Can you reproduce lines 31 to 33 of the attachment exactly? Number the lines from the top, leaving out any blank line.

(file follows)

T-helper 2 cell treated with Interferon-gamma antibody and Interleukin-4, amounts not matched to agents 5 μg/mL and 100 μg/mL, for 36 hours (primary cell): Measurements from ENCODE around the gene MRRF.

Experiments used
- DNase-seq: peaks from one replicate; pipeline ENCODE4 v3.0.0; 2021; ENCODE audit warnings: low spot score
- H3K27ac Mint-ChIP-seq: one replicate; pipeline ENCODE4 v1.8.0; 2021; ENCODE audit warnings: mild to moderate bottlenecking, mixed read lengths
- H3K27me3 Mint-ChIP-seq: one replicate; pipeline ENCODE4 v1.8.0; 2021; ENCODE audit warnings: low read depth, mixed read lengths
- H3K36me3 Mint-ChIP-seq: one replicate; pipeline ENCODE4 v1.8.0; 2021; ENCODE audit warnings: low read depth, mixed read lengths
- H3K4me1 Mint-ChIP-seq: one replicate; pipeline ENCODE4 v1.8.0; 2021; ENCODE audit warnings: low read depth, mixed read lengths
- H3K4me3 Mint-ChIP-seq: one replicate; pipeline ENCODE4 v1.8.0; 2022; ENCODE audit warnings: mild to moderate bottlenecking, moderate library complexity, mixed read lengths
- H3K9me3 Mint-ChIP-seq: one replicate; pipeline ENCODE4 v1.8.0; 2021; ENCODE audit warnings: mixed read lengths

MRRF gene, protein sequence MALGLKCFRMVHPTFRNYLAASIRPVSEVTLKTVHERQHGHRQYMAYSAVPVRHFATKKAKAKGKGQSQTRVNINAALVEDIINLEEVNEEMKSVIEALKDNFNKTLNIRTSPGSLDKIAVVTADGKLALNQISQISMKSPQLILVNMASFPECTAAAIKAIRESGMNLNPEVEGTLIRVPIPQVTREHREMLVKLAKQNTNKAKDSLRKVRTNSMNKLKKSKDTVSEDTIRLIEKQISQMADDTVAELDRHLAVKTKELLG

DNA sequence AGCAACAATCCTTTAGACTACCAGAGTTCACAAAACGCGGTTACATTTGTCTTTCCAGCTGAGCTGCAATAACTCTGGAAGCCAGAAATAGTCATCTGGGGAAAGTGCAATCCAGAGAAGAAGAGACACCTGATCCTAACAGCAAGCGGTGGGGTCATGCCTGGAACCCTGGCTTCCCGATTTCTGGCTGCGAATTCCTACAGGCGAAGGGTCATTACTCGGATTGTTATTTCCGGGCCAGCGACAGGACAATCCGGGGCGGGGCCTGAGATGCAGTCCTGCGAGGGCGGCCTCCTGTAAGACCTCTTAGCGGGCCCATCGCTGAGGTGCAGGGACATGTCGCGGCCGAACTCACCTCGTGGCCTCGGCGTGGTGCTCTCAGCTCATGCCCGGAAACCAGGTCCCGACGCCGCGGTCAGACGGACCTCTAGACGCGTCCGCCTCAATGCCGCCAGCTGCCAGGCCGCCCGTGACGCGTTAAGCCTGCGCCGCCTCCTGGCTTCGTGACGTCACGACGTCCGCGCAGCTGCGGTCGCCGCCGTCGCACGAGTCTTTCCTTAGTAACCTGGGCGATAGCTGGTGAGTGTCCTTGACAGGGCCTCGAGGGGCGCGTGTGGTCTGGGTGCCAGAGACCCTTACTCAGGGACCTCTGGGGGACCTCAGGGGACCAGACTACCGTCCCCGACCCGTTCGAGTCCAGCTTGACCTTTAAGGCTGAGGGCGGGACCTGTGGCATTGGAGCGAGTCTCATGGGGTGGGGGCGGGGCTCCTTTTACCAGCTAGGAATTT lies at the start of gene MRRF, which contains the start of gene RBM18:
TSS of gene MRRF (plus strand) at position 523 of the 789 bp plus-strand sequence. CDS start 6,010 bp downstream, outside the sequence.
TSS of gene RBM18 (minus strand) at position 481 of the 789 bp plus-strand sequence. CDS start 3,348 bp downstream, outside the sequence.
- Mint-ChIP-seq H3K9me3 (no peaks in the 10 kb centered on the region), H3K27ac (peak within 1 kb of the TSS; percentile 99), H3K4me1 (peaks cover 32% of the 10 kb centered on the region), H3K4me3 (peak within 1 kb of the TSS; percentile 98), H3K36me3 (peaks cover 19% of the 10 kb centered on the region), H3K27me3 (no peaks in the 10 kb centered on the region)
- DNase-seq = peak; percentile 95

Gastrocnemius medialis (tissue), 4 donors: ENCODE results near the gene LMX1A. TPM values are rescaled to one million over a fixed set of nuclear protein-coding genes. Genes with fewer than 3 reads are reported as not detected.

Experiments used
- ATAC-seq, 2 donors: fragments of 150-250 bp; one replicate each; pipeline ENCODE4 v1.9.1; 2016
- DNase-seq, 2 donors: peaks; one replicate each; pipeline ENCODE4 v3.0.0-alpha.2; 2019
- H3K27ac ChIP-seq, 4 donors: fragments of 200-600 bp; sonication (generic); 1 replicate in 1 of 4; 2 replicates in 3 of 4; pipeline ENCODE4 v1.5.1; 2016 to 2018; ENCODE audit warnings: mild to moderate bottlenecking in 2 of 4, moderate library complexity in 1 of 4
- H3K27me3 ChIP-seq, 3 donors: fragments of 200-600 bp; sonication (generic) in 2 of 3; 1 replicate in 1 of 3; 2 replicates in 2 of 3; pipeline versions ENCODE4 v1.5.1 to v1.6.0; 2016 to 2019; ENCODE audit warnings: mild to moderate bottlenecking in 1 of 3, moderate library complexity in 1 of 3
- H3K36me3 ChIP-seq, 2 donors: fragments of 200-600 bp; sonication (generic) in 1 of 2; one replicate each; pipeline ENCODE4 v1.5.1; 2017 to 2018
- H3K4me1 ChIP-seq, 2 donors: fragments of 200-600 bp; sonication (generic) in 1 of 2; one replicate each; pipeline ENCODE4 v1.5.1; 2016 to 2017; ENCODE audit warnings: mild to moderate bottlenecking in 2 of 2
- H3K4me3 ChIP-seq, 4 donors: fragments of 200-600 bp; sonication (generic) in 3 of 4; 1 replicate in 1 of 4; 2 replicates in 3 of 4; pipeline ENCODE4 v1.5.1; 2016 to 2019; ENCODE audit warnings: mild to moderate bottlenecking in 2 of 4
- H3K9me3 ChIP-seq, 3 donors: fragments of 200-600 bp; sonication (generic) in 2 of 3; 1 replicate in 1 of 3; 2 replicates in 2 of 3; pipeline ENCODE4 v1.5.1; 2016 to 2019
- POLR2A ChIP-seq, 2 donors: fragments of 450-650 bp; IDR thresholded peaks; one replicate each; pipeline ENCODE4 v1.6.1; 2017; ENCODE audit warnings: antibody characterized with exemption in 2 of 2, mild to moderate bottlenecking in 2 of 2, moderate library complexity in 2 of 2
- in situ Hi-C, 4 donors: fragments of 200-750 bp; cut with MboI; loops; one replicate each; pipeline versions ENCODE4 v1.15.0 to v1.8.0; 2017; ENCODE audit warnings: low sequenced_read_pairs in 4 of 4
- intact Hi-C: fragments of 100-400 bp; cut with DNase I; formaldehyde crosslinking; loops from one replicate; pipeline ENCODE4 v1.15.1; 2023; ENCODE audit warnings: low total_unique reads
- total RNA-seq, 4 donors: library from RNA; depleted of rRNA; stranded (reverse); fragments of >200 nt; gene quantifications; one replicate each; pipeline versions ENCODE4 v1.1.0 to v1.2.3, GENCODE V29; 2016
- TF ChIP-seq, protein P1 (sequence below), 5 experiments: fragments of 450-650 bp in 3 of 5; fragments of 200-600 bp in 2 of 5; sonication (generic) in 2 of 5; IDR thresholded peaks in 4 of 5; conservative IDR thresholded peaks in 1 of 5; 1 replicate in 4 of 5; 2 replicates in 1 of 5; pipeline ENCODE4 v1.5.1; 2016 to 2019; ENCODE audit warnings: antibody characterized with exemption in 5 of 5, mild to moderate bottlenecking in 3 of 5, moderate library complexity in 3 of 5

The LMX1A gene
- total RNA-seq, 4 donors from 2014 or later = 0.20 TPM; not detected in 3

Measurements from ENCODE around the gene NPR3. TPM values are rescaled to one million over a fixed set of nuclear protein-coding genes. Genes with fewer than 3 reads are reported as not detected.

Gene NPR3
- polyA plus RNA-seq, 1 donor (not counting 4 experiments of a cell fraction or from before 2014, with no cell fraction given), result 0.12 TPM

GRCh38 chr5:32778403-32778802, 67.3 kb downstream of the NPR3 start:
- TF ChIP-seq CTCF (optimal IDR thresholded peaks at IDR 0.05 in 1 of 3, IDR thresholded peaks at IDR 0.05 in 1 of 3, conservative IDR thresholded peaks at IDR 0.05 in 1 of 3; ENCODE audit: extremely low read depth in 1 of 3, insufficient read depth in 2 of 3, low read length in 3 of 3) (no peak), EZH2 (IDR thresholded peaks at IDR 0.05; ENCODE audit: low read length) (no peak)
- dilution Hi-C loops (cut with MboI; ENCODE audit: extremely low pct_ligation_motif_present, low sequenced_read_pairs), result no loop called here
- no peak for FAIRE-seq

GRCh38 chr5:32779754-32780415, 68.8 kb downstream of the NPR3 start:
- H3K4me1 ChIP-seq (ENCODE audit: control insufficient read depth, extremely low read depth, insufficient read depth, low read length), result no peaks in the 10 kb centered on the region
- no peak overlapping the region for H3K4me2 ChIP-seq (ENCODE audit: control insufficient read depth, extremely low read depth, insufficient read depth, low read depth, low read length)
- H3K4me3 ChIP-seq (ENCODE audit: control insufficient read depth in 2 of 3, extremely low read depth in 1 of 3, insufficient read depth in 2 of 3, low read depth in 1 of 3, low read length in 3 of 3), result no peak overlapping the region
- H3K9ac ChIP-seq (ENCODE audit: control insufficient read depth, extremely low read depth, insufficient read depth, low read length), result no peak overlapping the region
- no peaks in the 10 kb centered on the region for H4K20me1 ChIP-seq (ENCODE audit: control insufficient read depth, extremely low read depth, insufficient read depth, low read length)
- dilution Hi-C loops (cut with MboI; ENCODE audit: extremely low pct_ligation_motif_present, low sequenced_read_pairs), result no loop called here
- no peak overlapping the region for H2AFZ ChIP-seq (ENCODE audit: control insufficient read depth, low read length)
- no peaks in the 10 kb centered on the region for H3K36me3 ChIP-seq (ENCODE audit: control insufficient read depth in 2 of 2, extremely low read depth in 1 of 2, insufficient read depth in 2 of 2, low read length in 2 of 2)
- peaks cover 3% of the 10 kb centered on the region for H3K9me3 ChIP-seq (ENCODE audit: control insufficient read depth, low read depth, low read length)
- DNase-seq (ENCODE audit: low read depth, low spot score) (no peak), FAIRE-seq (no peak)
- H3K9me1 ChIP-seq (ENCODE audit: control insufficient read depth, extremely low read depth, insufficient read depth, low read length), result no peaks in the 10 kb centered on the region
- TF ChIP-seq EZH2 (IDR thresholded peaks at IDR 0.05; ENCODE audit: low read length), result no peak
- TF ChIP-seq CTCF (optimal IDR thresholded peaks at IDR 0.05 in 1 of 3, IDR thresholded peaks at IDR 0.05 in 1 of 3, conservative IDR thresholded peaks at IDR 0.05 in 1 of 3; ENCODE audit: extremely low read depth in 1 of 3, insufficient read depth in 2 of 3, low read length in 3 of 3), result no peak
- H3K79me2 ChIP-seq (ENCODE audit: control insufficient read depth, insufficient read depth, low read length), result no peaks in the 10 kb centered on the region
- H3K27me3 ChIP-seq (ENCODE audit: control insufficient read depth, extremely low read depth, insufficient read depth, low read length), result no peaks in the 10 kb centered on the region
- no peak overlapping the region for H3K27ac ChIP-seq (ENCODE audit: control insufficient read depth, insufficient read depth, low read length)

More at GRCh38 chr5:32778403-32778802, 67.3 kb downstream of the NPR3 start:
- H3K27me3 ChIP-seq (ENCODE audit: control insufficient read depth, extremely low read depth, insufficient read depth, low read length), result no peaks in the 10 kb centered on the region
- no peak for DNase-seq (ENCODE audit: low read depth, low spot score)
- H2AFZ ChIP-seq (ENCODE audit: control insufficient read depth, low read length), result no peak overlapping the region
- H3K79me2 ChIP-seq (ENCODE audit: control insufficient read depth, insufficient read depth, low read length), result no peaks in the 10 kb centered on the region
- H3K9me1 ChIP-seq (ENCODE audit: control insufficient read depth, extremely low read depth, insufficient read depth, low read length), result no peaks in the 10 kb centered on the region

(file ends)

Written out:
The LMX1A gene
- total RNA-seq, 4 donors from 2014 or later = 0.20 TPM; not detected in 3

Measurements from ENCODE around the gene NPR3. TPM values are rescaled to one million over a fixed set of nuclear protein-coding genes. Genes with fewer than 3 reads are reported as not detected.